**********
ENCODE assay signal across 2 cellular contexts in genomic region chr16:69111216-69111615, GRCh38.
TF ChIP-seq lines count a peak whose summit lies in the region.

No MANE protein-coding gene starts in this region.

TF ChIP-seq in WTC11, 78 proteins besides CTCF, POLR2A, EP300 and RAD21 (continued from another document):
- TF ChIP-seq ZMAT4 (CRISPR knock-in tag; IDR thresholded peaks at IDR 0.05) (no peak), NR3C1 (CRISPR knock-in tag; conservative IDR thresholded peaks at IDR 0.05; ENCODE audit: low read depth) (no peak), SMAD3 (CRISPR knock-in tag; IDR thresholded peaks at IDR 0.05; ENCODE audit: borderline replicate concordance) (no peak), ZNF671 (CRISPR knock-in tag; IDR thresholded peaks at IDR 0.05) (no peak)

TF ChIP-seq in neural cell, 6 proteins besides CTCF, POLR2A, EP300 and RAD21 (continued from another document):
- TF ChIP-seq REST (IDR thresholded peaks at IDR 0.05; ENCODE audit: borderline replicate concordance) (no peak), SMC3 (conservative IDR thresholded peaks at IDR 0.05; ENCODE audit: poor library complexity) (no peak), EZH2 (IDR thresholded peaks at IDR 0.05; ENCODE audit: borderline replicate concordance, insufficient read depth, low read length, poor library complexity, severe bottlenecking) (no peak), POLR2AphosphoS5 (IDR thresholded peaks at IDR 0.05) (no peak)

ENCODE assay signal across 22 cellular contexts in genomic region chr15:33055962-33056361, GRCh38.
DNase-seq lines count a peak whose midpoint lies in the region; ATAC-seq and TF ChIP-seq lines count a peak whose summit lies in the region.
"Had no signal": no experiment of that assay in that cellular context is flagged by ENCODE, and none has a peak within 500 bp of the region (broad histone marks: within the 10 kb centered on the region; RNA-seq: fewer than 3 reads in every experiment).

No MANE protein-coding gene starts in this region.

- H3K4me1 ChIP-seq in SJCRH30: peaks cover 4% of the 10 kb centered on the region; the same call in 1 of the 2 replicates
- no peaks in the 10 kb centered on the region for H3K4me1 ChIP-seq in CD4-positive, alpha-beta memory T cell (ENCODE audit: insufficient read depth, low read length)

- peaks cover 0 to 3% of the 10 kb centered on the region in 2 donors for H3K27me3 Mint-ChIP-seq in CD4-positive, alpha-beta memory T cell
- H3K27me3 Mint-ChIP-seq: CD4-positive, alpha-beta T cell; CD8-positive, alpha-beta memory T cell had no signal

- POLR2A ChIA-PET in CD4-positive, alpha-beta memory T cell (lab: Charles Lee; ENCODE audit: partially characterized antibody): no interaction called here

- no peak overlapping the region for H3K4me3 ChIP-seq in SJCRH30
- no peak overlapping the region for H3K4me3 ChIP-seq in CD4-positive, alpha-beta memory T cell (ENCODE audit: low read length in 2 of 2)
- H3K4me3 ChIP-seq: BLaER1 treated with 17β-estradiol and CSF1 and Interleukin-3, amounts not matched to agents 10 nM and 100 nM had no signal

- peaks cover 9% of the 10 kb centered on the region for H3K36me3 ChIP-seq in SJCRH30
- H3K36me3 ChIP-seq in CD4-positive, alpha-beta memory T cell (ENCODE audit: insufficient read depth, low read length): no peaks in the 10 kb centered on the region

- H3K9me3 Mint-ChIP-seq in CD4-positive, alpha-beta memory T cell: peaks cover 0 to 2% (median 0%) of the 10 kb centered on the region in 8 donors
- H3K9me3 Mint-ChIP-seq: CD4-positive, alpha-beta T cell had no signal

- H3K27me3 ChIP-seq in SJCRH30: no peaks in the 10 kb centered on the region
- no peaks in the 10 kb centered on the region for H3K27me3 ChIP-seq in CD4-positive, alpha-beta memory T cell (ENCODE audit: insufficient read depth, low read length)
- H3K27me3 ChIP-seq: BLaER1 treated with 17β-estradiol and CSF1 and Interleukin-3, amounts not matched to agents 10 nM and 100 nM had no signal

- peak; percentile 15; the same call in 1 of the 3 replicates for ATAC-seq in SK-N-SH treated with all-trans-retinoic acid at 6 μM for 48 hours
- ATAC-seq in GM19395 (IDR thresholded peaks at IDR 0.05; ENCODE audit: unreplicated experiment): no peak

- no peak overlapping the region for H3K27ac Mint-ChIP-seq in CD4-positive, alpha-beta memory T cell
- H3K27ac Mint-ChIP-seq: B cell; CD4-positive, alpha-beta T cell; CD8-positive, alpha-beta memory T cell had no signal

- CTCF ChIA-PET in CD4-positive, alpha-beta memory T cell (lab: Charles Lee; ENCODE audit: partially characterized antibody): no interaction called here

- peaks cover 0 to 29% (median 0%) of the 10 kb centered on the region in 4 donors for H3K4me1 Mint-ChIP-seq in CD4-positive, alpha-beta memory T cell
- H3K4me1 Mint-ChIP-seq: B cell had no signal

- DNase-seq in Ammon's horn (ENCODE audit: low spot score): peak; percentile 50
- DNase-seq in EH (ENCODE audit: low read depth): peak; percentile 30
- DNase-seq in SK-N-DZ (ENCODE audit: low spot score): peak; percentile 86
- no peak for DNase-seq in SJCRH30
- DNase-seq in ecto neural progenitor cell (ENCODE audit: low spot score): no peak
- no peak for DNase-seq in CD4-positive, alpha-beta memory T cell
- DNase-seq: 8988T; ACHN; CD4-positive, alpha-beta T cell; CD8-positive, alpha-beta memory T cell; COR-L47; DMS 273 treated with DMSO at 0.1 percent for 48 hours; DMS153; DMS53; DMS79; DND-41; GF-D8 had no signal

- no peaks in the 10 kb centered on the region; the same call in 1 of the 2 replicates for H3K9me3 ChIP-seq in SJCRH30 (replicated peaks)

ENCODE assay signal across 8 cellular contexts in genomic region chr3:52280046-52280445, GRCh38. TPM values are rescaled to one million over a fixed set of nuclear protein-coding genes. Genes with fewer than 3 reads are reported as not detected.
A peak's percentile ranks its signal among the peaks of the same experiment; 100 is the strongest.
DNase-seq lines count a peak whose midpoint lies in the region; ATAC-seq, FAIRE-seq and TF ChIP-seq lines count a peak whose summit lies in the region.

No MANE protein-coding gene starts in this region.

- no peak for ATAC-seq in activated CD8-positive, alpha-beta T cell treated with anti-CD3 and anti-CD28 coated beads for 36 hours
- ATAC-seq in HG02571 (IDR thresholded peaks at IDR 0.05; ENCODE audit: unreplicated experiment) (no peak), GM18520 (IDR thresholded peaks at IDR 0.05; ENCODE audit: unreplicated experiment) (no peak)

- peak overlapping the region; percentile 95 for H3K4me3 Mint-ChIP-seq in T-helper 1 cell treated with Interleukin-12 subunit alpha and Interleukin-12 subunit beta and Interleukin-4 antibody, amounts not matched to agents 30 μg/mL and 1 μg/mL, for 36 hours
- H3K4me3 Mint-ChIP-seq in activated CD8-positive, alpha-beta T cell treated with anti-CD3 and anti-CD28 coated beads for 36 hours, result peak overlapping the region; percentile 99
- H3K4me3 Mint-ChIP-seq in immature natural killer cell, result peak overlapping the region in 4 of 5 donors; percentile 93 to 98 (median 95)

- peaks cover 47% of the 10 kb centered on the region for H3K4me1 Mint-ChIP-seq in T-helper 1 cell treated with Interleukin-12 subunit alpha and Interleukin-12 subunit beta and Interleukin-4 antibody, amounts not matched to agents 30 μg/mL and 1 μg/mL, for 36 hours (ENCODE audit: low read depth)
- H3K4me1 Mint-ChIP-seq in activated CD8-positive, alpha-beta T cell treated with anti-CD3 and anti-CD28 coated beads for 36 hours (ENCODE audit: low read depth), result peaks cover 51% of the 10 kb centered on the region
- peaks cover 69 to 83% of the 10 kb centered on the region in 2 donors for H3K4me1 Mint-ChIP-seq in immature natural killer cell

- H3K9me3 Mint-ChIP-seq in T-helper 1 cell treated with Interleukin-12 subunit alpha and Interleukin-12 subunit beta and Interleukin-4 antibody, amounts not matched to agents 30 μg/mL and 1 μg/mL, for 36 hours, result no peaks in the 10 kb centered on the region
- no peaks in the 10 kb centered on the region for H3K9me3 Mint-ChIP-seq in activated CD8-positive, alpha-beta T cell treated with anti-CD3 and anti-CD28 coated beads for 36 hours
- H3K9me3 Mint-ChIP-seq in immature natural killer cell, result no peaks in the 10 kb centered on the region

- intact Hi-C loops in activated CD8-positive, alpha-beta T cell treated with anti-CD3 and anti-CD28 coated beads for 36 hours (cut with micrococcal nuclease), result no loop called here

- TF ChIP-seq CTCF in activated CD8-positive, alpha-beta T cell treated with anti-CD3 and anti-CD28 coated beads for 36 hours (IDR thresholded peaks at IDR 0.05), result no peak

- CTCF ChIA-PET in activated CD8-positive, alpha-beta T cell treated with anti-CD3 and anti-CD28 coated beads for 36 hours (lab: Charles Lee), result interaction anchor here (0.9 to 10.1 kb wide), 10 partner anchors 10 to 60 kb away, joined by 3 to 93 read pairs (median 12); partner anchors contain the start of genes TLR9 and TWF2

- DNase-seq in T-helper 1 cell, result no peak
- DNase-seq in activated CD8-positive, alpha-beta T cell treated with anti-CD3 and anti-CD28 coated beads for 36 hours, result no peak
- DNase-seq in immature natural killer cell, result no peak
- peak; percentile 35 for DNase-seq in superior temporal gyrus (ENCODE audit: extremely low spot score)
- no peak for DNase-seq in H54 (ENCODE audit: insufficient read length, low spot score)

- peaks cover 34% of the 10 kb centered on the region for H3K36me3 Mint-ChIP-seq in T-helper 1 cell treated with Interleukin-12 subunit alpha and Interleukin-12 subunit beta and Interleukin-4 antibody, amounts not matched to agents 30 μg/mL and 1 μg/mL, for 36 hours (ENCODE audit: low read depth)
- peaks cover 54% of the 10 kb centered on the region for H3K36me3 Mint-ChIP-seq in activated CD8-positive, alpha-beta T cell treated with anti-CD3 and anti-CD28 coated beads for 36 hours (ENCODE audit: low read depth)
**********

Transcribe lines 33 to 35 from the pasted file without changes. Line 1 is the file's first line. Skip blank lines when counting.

- H3K4me1 Mint-ChIP-seq: B cell had no signal

- DNase-seq in Ammon's horn (ENCODE audit: low spot score): peak; percentile 50
- DNase-seq in EH (ENCODE audit: low read depth): peak; percentile 30